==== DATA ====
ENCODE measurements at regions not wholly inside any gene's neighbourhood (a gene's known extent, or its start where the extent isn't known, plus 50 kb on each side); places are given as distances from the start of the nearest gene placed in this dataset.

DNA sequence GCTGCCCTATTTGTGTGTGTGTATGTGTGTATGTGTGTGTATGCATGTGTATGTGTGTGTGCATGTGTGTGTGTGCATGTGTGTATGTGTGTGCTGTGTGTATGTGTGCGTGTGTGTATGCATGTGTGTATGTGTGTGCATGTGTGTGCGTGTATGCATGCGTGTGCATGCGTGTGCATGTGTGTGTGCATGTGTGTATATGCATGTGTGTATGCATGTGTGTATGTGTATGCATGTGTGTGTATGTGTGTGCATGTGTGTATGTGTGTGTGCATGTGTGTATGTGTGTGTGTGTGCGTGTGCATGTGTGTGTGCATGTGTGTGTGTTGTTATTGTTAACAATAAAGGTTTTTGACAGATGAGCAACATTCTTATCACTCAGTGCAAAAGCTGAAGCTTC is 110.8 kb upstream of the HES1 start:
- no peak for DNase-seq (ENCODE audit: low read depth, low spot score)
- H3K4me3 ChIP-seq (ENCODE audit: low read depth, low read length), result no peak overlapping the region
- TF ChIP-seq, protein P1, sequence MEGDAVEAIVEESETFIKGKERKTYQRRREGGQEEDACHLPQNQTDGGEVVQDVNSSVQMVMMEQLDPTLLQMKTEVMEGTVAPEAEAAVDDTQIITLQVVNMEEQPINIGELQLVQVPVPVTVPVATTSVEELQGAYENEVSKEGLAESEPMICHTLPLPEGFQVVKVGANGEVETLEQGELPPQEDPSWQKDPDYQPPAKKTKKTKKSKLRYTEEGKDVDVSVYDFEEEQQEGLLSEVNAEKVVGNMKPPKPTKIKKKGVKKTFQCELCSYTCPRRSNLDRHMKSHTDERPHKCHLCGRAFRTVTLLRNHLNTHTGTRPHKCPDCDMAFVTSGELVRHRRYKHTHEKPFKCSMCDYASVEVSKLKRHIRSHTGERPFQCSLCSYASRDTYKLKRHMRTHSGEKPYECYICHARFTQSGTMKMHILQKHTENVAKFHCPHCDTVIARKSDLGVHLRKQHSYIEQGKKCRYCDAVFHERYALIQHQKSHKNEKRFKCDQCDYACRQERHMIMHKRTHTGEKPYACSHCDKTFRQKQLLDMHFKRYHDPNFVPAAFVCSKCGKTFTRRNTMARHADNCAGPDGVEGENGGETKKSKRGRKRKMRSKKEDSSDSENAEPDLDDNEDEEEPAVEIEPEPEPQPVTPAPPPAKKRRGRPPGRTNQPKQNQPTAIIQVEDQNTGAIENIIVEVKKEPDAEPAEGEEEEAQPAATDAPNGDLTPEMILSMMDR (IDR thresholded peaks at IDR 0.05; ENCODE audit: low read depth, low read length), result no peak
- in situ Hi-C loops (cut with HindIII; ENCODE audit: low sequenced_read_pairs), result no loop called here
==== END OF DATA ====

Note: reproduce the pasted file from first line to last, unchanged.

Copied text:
ENCODE measurements at regions not wholly inside any gene's neighbourhood (a gene's known extent, or its start where the extent isn't known, plus 50 kb on each side); places are given as distances from the start of the nearest gene placed in this dataset.

DNA sequence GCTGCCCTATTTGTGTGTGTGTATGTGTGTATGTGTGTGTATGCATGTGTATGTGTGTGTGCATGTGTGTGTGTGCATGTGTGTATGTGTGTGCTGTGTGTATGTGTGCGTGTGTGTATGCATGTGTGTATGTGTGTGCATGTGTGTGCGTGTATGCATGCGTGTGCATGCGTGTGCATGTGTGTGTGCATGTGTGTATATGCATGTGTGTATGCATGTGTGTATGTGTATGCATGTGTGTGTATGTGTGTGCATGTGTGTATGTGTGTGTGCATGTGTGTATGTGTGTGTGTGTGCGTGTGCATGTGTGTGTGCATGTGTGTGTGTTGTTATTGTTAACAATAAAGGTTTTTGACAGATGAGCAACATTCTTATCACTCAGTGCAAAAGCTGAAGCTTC is 110.8 kb upstream of the HES1 start:
- no peak for DNase-seq (ENCODE audit: low read depth, low spot score)
- H3K4me3 ChIP-seq (ENCODE audit: low read depth, low read length), result no peak overlapping the region
- TF ChIP-seq, protein P1, sequence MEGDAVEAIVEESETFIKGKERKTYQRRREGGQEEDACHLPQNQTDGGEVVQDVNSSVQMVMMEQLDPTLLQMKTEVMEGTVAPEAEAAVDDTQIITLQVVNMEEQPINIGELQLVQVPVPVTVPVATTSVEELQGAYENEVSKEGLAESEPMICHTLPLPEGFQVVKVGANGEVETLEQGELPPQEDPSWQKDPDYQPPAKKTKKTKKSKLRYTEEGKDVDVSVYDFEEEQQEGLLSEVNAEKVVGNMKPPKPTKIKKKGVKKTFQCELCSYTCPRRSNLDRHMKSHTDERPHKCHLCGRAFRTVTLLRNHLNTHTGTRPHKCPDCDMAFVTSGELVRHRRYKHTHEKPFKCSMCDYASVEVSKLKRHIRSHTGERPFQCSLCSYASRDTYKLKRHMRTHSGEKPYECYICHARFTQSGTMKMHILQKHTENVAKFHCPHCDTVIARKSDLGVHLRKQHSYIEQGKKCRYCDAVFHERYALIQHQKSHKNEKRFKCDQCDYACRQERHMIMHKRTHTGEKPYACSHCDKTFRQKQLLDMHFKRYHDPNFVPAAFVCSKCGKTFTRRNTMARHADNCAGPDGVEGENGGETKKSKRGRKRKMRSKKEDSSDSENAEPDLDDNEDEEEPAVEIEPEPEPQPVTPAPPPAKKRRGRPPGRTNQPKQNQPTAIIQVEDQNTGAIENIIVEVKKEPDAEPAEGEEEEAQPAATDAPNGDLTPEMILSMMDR (IDR thresholded peaks at IDR 0.05; ENCODE audit: low read depth, low read length), result no peak
- in situ Hi-C loops (cut with HindIII; ENCODE audit: low sequenced_read_pairs), result no loop called here